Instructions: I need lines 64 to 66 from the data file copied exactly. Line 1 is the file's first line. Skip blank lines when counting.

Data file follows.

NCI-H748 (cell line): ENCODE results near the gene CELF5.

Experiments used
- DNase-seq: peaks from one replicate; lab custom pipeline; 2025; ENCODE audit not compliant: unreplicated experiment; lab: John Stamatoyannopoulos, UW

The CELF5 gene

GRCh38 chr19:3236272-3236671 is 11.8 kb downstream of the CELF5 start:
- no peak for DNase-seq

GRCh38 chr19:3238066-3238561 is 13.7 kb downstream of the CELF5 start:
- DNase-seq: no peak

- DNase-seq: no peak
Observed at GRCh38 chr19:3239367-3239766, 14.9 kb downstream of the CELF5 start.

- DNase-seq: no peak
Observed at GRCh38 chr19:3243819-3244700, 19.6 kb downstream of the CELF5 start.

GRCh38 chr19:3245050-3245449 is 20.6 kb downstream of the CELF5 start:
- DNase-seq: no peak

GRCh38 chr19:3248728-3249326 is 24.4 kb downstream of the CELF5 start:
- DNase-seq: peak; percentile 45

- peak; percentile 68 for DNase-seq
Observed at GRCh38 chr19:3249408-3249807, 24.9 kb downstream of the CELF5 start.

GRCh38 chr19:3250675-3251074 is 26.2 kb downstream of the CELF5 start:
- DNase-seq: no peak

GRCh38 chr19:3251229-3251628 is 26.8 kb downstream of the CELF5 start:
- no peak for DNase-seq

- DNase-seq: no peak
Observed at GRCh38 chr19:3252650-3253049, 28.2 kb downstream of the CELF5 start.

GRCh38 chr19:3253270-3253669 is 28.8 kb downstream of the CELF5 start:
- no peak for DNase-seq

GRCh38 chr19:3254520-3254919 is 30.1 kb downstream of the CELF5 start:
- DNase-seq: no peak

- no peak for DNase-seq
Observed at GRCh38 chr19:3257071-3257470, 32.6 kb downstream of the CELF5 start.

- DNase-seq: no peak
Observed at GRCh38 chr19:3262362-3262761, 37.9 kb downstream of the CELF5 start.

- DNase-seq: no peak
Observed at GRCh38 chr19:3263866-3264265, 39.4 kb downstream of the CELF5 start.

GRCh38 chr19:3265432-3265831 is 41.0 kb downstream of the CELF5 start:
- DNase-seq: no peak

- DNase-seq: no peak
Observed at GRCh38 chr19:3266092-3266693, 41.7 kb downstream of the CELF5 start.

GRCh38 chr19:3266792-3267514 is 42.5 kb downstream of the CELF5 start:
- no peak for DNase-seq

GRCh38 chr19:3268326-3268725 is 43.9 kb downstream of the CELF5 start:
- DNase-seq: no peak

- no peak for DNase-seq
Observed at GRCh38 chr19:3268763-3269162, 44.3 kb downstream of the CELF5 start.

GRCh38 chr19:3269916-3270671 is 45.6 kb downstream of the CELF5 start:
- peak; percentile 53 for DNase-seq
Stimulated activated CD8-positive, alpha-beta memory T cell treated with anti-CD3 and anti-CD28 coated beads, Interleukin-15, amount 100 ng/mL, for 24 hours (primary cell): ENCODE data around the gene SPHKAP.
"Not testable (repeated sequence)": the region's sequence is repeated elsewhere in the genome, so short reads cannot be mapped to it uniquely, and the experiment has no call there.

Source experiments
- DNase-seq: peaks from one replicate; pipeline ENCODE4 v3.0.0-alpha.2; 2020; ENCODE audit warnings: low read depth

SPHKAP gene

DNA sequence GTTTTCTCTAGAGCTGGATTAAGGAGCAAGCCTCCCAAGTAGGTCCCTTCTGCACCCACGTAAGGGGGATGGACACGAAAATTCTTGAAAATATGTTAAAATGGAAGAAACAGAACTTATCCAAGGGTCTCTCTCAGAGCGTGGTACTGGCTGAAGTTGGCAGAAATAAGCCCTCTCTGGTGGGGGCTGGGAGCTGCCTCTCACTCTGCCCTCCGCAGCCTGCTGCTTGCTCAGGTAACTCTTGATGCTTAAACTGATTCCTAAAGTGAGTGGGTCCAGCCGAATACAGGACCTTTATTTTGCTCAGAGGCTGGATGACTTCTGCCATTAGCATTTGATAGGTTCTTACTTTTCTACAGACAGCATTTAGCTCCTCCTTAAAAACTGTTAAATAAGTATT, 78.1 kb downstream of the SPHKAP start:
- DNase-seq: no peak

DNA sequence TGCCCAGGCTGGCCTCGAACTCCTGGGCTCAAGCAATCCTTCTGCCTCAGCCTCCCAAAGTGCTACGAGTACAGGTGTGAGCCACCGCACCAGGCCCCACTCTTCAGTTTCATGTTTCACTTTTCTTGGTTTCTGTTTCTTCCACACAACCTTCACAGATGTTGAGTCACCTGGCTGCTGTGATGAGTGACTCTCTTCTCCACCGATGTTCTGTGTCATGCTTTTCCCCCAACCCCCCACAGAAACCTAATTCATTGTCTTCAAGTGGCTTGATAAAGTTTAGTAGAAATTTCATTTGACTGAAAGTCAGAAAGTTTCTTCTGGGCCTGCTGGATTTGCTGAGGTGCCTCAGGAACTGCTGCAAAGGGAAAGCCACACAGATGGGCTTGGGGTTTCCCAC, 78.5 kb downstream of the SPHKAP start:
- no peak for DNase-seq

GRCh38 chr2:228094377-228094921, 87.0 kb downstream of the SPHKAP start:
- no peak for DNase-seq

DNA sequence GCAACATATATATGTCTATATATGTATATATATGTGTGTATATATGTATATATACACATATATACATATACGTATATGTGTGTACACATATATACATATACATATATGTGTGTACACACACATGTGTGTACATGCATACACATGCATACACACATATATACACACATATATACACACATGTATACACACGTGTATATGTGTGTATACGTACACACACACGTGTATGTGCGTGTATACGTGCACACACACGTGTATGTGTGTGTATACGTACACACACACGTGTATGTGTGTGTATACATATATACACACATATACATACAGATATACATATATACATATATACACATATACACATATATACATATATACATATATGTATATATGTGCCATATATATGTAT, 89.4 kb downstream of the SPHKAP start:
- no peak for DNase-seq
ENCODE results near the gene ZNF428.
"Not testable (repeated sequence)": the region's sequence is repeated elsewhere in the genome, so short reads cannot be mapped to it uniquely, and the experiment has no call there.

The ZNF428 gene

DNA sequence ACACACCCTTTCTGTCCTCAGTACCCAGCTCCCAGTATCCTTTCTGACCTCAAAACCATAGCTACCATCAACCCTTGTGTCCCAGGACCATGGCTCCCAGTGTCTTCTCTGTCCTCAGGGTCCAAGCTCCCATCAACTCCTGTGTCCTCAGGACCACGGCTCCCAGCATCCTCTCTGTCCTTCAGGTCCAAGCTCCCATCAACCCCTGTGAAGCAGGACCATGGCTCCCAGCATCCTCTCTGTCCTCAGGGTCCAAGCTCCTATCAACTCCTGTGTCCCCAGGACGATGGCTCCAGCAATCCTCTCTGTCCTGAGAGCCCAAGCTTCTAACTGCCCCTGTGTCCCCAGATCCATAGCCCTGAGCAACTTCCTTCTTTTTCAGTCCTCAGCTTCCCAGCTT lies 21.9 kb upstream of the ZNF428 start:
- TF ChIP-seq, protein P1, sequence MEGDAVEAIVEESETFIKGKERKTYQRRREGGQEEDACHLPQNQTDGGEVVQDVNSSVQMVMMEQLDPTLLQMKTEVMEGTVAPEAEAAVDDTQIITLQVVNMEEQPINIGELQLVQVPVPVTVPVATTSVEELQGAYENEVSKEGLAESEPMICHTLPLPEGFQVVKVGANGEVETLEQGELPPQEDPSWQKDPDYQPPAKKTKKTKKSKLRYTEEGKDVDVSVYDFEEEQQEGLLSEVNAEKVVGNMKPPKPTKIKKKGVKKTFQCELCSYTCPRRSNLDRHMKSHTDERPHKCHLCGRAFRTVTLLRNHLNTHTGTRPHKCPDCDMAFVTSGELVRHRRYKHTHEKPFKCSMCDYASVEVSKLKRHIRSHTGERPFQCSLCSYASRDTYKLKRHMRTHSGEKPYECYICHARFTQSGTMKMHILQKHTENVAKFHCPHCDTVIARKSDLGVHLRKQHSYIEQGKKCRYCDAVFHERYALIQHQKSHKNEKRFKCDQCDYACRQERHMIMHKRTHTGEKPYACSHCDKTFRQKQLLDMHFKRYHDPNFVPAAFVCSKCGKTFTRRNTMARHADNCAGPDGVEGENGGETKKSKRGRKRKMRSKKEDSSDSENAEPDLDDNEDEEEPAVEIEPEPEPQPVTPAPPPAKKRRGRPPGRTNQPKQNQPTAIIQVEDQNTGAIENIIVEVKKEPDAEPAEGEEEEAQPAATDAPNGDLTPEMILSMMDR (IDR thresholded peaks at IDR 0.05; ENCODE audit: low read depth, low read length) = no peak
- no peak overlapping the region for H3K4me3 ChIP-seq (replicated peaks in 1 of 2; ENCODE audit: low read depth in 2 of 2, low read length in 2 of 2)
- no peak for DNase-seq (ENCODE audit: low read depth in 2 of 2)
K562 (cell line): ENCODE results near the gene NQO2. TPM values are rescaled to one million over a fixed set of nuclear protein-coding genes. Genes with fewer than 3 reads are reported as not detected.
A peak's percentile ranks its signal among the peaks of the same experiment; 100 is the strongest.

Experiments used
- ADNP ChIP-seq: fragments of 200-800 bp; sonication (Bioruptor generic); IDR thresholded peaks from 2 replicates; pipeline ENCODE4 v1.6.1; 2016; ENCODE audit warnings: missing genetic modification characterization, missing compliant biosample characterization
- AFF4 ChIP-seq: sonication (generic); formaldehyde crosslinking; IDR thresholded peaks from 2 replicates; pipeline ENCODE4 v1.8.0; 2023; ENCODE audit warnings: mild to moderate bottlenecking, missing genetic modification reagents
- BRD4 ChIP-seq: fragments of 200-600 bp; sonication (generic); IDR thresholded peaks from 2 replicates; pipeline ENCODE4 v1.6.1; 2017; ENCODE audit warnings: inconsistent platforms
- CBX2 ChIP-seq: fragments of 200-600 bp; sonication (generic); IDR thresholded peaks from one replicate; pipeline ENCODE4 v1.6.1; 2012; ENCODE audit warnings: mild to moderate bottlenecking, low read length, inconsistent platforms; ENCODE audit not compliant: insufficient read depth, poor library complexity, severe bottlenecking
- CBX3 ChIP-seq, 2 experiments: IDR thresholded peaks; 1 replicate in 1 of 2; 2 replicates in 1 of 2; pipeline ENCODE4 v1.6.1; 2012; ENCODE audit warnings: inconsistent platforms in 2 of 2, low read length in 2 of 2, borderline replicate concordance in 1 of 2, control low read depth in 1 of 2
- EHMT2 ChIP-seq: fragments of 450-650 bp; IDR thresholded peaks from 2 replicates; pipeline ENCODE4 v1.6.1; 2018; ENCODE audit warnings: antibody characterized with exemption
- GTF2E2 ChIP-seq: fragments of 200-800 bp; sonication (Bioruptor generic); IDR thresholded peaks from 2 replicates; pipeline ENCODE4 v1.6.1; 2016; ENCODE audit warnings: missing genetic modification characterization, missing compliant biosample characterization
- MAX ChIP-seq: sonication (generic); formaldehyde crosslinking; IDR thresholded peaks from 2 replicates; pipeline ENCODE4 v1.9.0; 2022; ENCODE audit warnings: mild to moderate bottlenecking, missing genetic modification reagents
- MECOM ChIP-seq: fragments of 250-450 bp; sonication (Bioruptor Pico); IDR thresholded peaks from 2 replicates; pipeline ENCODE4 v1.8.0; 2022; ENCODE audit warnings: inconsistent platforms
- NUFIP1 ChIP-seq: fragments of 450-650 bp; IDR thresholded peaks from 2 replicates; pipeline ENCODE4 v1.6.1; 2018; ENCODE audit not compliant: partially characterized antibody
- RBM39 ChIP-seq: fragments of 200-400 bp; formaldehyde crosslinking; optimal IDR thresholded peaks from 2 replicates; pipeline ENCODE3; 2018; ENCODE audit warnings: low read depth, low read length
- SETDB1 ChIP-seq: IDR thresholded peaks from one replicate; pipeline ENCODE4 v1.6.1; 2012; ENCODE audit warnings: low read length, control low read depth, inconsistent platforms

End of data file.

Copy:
- TF ChIP-seq, protein P1, sequence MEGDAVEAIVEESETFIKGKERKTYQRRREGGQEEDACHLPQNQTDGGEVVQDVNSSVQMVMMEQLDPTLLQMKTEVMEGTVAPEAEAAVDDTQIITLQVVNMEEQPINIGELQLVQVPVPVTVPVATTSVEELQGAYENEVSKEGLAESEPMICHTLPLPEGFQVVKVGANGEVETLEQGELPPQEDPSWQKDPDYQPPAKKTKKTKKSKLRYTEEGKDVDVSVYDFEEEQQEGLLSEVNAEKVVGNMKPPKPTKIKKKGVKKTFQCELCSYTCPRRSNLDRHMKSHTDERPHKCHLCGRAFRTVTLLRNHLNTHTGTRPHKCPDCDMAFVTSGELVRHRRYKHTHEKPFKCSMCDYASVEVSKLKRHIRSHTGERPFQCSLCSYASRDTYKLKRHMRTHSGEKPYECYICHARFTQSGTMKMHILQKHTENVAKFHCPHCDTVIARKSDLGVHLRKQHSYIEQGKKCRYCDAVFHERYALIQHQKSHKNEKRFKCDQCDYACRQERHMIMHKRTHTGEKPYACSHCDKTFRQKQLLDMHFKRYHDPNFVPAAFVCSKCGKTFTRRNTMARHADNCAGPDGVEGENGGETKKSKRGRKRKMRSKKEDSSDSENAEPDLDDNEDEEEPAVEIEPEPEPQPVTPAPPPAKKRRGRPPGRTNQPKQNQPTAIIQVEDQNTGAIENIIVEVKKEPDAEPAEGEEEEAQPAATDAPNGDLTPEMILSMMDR (IDR thresholded peaks at IDR 0.05; ENCODE audit: low read depth, low read length) = no peak
- no peak overlapping the region for H3K4me3 ChIP-seq (replicated peaks in 1 of 2; ENCODE audit: low read depth in 2 of 2, low read length in 2 of 2)
- no peak for DNase-seq (ENCODE audit: low read depth in 2 of 2)